Fire managers are beginning to scale back forces devoted to suppressing the Craig Mountain Complex that has burned nearly 50,000 acres south of Lewiston.
“We are kind of in the patrol, monitor and mop up stage,” said fire information officer Jeannette Dreadfulwater.
The Type 2 incident command team that is directing firefighting efforts will hand control of the complex to a local Type 3 team Wednesday. Firefighters and equipment are being sent to other fires in the region.
“We are moving resources,” Dreadfulwater said. “We are getting them released and they are moving on to the next incident.”
The lightning-caused fires started July 15 in two spots – on a ridge between Deer Creek and Eagle Creek off of the lower Salmon River, and on Corral Creek off of the lower Snake River. The Corral Creek Fire has burned only 1,826 acres but the Powerline Fire spread quickly on the dry, grassy slopes. When combined with burnout operations designed to consume fuels in front of the flames, the Powerline Fire has covered 47,497 acres and burned much of the area west of Deer Creek along the lower Salmon River and on both sides of the southern end of Wapshilla Ridge that separates the Snake and Salmon rivers near their confluence.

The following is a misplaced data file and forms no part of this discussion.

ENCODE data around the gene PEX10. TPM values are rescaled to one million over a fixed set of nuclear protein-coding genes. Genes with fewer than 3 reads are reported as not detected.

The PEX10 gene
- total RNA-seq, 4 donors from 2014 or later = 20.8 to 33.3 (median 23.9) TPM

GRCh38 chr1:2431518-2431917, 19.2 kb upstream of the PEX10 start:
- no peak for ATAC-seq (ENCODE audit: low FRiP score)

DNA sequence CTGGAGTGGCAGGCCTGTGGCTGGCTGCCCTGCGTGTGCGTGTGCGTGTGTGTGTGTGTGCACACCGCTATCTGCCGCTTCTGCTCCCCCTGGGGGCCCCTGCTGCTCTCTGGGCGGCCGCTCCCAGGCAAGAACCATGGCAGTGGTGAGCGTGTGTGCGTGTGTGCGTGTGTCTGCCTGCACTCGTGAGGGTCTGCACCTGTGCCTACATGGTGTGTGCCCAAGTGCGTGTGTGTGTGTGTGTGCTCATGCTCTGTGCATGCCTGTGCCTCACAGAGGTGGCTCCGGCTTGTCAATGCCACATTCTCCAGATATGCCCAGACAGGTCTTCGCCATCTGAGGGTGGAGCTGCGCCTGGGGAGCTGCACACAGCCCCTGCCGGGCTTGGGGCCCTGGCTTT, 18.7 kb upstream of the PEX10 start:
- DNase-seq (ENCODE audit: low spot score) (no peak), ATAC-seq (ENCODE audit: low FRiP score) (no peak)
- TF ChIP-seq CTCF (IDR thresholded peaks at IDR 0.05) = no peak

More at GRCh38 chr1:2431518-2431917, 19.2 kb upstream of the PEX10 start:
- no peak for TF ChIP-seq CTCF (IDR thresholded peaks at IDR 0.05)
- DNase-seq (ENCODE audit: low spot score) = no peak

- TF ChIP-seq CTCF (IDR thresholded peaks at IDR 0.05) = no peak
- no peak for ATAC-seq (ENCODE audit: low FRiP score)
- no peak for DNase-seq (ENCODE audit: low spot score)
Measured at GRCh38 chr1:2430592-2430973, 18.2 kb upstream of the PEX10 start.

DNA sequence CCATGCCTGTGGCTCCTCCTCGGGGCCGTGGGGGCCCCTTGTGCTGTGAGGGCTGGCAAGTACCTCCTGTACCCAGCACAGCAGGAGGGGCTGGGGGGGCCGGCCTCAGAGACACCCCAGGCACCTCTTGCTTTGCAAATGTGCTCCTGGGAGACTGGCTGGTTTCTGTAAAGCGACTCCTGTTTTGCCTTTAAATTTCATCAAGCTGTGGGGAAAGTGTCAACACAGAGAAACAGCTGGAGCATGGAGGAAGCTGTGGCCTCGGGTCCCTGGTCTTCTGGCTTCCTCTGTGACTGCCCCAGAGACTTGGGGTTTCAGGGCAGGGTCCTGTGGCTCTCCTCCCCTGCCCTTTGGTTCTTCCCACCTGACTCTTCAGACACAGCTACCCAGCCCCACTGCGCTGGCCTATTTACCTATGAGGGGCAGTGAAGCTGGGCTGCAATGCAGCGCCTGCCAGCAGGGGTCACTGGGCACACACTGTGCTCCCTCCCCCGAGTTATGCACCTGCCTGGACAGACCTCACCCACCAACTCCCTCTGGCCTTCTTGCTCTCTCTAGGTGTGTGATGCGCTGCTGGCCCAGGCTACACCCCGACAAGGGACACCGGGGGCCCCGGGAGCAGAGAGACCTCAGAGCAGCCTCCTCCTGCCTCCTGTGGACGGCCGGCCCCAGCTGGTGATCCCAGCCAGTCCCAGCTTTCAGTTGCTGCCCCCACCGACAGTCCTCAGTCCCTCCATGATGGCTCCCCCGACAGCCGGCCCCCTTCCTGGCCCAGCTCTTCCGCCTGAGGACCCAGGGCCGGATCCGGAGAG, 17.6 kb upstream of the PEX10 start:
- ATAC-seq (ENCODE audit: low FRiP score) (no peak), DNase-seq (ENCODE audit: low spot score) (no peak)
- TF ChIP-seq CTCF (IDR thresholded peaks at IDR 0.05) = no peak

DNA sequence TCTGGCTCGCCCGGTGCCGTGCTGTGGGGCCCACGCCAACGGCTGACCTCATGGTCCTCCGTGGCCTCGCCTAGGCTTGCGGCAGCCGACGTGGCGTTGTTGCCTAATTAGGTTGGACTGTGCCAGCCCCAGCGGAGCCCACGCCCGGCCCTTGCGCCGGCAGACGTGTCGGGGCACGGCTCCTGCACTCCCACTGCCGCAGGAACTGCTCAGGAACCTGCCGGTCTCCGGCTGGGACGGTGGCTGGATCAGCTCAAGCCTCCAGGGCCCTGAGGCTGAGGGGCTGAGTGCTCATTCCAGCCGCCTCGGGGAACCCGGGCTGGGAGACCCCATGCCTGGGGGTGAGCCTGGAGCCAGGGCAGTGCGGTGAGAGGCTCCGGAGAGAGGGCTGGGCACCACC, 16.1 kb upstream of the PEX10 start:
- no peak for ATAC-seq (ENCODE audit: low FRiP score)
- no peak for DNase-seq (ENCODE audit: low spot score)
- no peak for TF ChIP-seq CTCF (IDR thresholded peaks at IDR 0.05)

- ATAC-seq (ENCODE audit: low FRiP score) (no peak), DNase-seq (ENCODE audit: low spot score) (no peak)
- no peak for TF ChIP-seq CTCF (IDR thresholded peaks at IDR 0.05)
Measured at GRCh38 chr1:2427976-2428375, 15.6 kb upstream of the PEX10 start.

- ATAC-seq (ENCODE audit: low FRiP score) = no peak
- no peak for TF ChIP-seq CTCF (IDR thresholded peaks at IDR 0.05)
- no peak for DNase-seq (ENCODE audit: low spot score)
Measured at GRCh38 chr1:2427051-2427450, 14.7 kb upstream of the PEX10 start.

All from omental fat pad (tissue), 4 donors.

However, a sizeable chunk of the China Creek drainage remains unburned and Dreadfulwater said hot shot crews spent much of Monday digging fire line in an effort to keep it green.
“They are going direct in there and putting in hand line, mopping up and securing it. They have almost completed that line,” she said.
In other fire news, the Asotin County commissioners have issued an outdoor burning ban for all unincorporated areas of the county. Campfires are allowed in designated fire pits at Chief Timothy Park only and propane fire rings, propane grills and charcoal barbecues can be used in unincorporated areas of the county.
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